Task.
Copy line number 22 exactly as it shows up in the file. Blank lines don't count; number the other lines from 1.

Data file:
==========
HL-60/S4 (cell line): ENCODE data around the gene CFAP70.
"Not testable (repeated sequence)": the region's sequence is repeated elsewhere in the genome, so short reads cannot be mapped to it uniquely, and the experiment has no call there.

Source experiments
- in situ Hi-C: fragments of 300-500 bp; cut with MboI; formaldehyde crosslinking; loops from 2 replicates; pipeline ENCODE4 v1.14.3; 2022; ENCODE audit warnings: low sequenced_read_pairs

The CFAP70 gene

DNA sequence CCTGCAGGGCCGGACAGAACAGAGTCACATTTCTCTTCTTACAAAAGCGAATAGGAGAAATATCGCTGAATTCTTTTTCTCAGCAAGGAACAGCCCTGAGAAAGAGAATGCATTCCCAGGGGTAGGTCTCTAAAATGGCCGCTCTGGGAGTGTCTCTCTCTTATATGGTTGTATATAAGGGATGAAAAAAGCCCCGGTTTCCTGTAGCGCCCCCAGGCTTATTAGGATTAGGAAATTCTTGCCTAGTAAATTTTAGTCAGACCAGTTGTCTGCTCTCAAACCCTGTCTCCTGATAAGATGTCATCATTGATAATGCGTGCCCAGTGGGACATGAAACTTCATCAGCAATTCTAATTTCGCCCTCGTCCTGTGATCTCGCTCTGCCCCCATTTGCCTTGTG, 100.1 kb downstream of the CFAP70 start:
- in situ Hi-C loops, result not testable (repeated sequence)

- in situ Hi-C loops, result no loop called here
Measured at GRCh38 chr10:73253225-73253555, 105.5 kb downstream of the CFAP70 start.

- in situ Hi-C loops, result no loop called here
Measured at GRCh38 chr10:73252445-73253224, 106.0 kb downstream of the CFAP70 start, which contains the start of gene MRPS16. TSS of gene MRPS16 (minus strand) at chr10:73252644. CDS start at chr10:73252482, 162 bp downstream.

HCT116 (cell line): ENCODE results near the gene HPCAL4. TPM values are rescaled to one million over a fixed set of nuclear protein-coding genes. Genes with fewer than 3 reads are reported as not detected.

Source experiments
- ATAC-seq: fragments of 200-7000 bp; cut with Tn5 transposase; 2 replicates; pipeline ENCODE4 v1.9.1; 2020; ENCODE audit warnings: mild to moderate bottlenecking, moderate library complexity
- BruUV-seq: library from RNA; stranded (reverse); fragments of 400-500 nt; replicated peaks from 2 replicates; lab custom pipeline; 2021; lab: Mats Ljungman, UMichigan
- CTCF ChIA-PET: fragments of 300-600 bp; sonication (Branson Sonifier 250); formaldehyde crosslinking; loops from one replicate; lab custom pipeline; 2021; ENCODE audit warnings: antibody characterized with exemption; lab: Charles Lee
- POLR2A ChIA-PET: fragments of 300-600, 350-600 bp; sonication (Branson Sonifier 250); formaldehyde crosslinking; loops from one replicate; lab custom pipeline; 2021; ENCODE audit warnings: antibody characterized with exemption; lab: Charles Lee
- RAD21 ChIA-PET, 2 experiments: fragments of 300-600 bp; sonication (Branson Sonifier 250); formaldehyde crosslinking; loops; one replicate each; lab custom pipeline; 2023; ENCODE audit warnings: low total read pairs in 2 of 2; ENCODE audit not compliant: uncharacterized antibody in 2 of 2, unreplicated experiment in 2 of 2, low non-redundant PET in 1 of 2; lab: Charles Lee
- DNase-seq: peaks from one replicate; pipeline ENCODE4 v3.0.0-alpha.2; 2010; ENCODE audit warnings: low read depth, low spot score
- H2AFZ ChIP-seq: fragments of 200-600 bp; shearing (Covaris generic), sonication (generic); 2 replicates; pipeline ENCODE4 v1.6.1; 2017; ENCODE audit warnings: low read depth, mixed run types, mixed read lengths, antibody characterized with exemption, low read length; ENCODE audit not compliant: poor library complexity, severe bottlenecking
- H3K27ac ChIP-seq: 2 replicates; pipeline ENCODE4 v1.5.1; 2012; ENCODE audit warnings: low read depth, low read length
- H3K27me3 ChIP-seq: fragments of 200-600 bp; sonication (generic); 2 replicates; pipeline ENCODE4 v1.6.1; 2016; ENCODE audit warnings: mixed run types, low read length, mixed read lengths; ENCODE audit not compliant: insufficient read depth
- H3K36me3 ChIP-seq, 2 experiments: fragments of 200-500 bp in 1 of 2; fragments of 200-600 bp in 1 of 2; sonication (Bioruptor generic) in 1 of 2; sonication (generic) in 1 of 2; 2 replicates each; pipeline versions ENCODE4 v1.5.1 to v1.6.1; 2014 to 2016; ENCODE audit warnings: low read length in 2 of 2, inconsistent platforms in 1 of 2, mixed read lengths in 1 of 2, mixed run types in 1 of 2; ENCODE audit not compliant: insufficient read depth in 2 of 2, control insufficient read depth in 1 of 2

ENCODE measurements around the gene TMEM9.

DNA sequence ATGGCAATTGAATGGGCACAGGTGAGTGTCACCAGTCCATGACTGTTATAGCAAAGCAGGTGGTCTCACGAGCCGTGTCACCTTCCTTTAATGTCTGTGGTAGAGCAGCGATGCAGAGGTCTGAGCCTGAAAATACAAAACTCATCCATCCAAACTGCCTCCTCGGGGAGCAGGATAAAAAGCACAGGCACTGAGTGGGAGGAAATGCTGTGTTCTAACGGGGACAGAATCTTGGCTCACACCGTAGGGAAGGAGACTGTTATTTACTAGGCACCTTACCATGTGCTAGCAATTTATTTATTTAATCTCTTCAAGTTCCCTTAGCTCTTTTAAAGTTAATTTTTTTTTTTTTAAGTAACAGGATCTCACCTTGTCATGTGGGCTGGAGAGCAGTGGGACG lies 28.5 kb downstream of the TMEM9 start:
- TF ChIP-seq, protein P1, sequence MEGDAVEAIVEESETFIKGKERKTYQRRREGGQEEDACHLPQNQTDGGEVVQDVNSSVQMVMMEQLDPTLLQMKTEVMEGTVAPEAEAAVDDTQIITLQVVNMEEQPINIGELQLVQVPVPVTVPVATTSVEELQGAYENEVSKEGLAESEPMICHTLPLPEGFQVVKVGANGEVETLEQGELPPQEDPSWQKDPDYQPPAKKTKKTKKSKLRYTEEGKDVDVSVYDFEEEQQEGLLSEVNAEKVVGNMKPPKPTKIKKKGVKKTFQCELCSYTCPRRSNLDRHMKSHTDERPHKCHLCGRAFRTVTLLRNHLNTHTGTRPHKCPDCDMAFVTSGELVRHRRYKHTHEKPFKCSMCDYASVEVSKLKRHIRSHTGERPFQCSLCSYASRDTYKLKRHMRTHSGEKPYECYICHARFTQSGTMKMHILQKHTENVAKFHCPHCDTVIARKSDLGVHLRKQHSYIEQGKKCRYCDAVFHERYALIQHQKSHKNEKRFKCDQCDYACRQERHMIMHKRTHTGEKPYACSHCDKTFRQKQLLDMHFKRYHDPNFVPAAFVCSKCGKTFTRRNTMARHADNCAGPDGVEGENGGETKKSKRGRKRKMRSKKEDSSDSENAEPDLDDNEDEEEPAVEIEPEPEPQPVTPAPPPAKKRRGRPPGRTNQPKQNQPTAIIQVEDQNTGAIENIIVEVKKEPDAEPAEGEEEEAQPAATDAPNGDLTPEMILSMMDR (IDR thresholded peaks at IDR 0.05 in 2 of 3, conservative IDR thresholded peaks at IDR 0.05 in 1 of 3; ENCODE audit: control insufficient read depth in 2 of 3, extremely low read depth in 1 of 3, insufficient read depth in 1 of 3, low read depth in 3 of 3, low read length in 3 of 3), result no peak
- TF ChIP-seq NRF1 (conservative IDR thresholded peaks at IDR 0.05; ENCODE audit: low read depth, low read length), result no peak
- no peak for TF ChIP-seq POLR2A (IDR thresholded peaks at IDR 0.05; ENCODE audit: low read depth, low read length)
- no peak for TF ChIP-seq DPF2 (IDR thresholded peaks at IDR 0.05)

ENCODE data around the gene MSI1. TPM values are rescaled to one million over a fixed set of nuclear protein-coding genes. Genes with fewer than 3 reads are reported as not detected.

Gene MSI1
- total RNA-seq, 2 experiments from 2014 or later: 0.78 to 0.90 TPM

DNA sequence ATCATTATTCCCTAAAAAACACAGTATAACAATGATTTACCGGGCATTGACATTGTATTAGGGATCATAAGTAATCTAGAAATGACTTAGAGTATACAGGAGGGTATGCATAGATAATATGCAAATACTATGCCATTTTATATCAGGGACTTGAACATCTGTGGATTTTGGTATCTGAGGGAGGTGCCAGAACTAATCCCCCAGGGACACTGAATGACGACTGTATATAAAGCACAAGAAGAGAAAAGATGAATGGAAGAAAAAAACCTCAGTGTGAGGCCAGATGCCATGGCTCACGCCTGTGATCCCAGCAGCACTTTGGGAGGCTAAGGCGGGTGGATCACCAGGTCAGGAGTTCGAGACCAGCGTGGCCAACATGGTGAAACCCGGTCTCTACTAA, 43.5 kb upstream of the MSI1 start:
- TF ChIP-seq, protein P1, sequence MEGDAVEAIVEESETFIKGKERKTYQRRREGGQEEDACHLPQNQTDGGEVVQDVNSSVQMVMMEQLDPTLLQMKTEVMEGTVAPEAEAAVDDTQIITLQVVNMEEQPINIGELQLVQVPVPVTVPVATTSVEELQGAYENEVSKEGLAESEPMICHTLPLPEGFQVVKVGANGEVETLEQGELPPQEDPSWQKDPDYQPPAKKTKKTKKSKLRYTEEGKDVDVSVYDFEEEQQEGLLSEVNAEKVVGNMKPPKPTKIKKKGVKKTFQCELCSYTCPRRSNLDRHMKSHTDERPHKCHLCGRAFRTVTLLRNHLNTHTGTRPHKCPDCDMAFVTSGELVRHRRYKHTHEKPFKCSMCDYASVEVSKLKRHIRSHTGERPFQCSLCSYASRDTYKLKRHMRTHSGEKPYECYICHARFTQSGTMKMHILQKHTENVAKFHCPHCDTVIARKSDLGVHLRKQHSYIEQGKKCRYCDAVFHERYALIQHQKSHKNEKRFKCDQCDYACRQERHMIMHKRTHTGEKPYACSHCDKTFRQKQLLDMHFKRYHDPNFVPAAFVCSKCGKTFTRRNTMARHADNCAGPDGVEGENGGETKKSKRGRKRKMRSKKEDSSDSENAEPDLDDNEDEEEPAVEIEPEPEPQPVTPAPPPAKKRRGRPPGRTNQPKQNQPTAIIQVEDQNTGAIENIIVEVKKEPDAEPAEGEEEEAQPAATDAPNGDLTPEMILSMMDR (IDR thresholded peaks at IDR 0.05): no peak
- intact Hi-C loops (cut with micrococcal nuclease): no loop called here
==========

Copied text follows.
- H3K27me3 ChIP-seq: fragments of 200-600 bp; sonication (generic); 2 replicates; pipeline ENCODE4 v1.6.1; 2016; ENCODE audit warnings: mixed run types, low read length, mixed read lengths; ENCODE audit not compliant: insufficient read depth